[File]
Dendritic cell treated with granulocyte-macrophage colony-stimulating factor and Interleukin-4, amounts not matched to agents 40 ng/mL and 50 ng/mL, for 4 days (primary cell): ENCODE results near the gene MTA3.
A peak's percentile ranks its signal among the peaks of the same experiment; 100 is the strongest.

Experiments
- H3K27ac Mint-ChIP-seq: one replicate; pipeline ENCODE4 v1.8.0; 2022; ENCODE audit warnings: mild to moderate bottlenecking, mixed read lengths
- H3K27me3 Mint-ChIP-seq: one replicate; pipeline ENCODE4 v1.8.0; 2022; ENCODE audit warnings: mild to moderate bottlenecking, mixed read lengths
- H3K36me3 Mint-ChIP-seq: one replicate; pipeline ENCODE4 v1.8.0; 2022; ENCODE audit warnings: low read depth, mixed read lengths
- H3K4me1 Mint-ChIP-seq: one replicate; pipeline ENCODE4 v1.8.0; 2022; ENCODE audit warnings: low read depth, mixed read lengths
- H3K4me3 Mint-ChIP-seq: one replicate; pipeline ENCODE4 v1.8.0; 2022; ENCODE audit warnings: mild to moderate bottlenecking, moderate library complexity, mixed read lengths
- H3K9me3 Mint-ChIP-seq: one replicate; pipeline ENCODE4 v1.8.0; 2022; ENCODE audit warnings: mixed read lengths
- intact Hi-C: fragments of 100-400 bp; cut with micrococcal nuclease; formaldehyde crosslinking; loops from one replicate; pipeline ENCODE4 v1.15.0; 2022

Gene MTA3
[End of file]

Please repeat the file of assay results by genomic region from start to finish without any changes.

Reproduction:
Dendritic cell treated with granulocyte-macrophage colony-stimulating factor and Interleukin-4, amounts not matched to agents 40 ng/mL and 50 ng/mL, for 4 days (primary cell): ENCODE results near the gene MTA3.
A peak's percentile ranks its signal among the peaks of the same experiment; 100 is the strongest.

Experiments
- H3K27ac Mint-ChIP-seq: one replicate; pipeline ENCODE4 v1.8.0; 2022; ENCODE audit warnings: mild to moderate bottlenecking, mixed read lengths
- H3K27me3 Mint-ChIP-seq: one replicate; pipeline ENCODE4 v1.8.0; 2022; ENCODE audit warnings: mild to moderate bottlenecking, mixed read lengths
- H3K36me3 Mint-ChIP-seq: one replicate; pipeline ENCODE4 v1.8.0; 2022; ENCODE audit warnings: low read depth, mixed read lengths
- H3K4me1 Mint-ChIP-seq: one replicate; pipeline ENCODE4 v1.8.0; 2022; ENCODE audit warnings: low read depth, mixed read lengths
- H3K4me3 Mint-ChIP-seq: one replicate; pipeline ENCODE4 v1.8.0; 2022; ENCODE audit warnings: mild to moderate bottlenecking, moderate library complexity, mixed read lengths
- H3K9me3 Mint-ChIP-seq: one replicate; pipeline ENCODE4 v1.8.0; 2022; ENCODE audit warnings: mixed read lengths
- intact Hi-C: fragments of 100-400 bp; cut with micrococcal nuclease; formaldehyde crosslinking; loops from one replicate; pipeline ENCODE4 v1.15.0; 2022

Gene MTA3